Alex Pritz’s feature film debut The Territory — that premiered in the World Cinema competition at Sundance 2022, where it won both the Audience Award and a Special Jury Award for Documentary Craft — is currently part of the programme of the EarthX Film Festival.
The titular land is the one belonging to the Uru-Eu-Wau-Wau, the indigenous people of Brazil living in the state of Rondônia. The story starts in 2018 when Jair Bolsonaro was still a presidential candidate and continues up until August 2020, in the midst of the Covid pandemic. At the beginning of the narrative less than two hundred natives remain. As the film progresses, audiences witness the way the lives of the people captured by the camera have evolved.
While a network of Brazilian farmers seizes this territory for profit, a group of natives must find new ways to fight back and protect the Promised Land. Gradually we get acquainted with the different factions who compete for this part of the rainforest that is being violently affected by deforestation. On one side the indigenous people try to protect it, on the other the land grabbers want to exploit it. We follow the calamities of five people: each of them feel entitled to own this section of the Amazon, but only a few truly care about its well-being. Bitate is an Uru-eu-wau-wau tween who is the chosen leader of his tribe; veteran environmental activist Neidinha is one of the most passionate defenders of the Uru land; surveillance head Ari will sacrifice his life to defend this environment; farm worker Sérgio leads the Associação Jupaú of Rio Bonito’s rural producers in the hope of owning his own agricultural business; settler Martins feels he has every right to claim the territory.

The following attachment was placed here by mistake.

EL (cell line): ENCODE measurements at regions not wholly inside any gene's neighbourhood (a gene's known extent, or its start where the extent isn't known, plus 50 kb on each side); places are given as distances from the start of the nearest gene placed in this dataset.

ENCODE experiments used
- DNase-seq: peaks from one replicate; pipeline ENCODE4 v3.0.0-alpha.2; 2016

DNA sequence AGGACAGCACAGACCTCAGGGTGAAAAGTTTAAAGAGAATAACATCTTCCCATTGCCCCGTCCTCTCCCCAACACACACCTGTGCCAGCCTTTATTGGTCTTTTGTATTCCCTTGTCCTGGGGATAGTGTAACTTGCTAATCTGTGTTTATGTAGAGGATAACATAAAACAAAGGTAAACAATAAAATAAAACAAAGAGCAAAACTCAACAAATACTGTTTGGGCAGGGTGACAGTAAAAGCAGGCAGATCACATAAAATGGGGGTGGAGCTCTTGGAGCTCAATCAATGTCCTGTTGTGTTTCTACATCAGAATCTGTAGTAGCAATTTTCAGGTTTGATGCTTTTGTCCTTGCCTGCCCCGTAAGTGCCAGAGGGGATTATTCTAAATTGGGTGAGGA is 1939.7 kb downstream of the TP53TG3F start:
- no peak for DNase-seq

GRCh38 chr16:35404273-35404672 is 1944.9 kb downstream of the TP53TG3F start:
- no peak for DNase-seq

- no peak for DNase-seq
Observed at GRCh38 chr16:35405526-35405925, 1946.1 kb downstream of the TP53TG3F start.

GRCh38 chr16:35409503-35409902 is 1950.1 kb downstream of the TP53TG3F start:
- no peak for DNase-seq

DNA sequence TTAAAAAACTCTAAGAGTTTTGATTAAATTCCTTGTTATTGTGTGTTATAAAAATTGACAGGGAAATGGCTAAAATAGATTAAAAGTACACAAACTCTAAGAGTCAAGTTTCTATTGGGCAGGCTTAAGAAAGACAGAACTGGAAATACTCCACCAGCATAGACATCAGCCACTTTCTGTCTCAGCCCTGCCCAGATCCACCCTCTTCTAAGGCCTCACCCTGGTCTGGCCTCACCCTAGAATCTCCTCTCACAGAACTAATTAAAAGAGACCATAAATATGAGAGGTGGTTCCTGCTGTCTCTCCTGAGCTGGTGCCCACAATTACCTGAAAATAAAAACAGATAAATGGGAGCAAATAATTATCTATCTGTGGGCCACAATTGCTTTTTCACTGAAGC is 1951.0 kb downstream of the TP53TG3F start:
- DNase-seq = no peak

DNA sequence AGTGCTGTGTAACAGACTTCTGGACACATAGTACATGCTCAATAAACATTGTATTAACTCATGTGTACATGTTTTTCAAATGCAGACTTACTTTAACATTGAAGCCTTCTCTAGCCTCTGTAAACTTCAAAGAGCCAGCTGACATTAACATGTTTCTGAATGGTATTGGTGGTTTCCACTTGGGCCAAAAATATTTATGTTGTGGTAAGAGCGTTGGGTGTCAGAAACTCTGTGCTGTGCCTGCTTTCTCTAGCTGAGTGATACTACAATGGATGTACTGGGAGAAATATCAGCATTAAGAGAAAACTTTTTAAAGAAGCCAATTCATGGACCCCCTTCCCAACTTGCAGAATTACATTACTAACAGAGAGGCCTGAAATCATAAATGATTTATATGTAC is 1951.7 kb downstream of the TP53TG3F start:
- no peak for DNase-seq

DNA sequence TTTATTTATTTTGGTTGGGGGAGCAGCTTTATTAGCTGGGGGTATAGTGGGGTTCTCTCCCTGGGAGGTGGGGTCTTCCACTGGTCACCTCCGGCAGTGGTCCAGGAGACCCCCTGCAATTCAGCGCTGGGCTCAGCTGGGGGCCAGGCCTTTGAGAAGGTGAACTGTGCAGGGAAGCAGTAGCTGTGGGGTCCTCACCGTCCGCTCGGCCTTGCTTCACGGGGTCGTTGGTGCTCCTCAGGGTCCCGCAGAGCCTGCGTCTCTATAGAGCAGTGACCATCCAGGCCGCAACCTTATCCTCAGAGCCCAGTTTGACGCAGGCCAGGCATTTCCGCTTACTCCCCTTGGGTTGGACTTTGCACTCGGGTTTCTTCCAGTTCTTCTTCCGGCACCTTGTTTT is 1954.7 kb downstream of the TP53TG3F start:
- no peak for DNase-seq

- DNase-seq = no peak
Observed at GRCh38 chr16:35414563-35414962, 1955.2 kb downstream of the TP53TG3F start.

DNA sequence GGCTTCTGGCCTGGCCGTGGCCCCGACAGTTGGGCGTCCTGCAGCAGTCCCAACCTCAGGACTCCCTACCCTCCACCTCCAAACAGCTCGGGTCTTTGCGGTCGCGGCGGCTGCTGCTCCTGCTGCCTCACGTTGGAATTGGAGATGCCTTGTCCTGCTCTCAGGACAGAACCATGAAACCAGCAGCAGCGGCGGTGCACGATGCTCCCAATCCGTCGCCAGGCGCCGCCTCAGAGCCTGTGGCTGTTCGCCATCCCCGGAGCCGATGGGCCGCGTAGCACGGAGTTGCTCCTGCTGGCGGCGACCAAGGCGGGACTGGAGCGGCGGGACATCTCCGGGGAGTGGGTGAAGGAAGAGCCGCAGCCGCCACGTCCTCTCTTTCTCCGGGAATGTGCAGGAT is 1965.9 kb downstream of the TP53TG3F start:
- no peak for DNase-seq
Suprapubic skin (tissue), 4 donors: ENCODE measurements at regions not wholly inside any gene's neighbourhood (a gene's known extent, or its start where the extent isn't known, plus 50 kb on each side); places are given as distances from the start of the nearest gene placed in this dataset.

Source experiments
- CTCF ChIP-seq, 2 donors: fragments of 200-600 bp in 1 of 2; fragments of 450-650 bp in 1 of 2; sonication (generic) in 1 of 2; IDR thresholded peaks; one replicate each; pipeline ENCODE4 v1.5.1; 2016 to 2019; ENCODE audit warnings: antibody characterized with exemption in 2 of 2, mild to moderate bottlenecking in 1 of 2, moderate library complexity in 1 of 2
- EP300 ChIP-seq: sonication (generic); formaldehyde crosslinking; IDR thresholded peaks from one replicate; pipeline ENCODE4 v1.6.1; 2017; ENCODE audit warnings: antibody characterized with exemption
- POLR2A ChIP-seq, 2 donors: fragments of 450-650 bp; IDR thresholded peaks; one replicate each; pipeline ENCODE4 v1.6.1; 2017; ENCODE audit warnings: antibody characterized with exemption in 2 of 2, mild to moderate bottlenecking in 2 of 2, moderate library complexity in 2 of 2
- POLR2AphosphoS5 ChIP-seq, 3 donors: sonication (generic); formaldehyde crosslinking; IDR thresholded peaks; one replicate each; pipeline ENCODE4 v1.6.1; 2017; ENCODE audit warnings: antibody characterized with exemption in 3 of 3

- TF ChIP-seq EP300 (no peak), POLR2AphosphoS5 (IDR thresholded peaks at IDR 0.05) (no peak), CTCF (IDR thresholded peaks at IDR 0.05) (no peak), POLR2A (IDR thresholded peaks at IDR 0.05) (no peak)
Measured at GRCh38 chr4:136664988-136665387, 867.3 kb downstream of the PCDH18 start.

As one of the characters explains, the circumstance depicted in The Territory unravels like a Western movie: there is a group of pioneers leading the way, then others come to settle the land. On top of this, the political climate does not favour the Uru-Eu-Wau-Wau people as Bolsonaro becomes president and his violent rhetoric encourages more attacks against indigenous environmentalists. The Uru-Eu-Wau-Wau ultimately resort to technology, with drones to find invaders and cameras to show to the entire world the wrong-doing carried out on their land. The media becomes their weapon, communicating through their native language to preserve their culture.
Alex Pritz, who is specialised in humans relationship with the natural world creates a cinematic social commentary that transcends the region at stake. The condition of the Amazon is not an issue that pertains to Brazil alone, it is the heart of the world. As one of the Uru men points out, the rainforest is the only thing saving the planet and if it’s cut down temperatures will rise to 5 C°.
Throughout the film an admonishing hymn is chanted by the indigenous people that reflects the current affairs through the stories of the elders: “Dragons eat the forest, now nothing will grow and those who live within it, where can they go? Forest dwellers, rubber toppers, sloths, anteaters and turtles too, running for their lives, but what can they do?”
The protectors of the land somehow echo the theme of the 1992 animated musical fantasy FernGully: The Last Rainforest. Although this film was set in the Australian forest it shares the same plight of the Amazon indigenous people, since the protagonist fairy meets a human logger and together they join forces to save the rainforest. This environmental classic, that celebrates its 30th anniversary is also part of the 2022 EarthX Film Festival’s line-up and, just like The Territory, it champions the fight in defence of the Earth and an ecosystem that lives deep in the forest.
Final Grade: B+